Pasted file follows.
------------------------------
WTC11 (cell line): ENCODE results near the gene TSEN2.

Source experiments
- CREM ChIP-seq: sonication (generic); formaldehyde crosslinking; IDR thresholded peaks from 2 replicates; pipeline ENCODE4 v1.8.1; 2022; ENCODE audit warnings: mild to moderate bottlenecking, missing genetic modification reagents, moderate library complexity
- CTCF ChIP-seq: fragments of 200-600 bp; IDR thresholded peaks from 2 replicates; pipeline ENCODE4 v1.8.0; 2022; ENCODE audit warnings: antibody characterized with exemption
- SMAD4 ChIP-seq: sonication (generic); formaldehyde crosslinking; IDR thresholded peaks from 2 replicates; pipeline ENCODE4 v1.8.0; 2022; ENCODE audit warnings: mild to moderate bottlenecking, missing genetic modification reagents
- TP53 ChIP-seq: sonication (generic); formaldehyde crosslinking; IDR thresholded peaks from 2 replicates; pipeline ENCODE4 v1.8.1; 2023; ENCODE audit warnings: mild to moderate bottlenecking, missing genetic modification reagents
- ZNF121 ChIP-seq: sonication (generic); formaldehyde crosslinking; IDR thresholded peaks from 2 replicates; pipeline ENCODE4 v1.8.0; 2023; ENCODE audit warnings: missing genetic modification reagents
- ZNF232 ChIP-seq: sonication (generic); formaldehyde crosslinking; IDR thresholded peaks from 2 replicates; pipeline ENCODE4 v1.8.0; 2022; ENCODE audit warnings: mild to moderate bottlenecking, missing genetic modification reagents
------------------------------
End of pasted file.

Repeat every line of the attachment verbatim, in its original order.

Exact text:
WTC11 (cell line): ENCODE results near the gene TSEN2.

Source experiments
- CREM ChIP-seq: sonication (generic); formaldehyde crosslinking; IDR thresholded peaks from 2 replicates; pipeline ENCODE4 v1.8.1; 2022; ENCODE audit warnings: mild to moderate bottlenecking, missing genetic modification reagents, moderate library complexity
- CTCF ChIP-seq: fragments of 200-600 bp; IDR thresholded peaks from 2 replicates; pipeline ENCODE4 v1.8.0; 2022; ENCODE audit warnings: antibody characterized with exemption
- SMAD4 ChIP-seq: sonication (generic); formaldehyde crosslinking; IDR thresholded peaks from 2 replicates; pipeline ENCODE4 v1.8.0; 2022; ENCODE audit warnings: mild to moderate bottlenecking, missing genetic modification reagents
- TP53 ChIP-seq: sonication (generic); formaldehyde crosslinking; IDR thresholded peaks from 2 replicates; pipeline ENCODE4 v1.8.1; 2023; ENCODE audit warnings: mild to moderate bottlenecking, missing genetic modification reagents
- ZNF121 ChIP-seq: sonication (generic); formaldehyde crosslinking; IDR thresholded peaks from 2 replicates; pipeline ENCODE4 v1.8.0; 2023; ENCODE audit warnings: missing genetic modification reagents
- ZNF232 ChIP-seq: sonication (generic); formaldehyde crosslinking; IDR thresholded peaks from 2 replicates; pipeline ENCODE4 v1.8.0; 2022; ENCODE audit warnings: mild to moderate bottlenecking, missing genetic modification reagents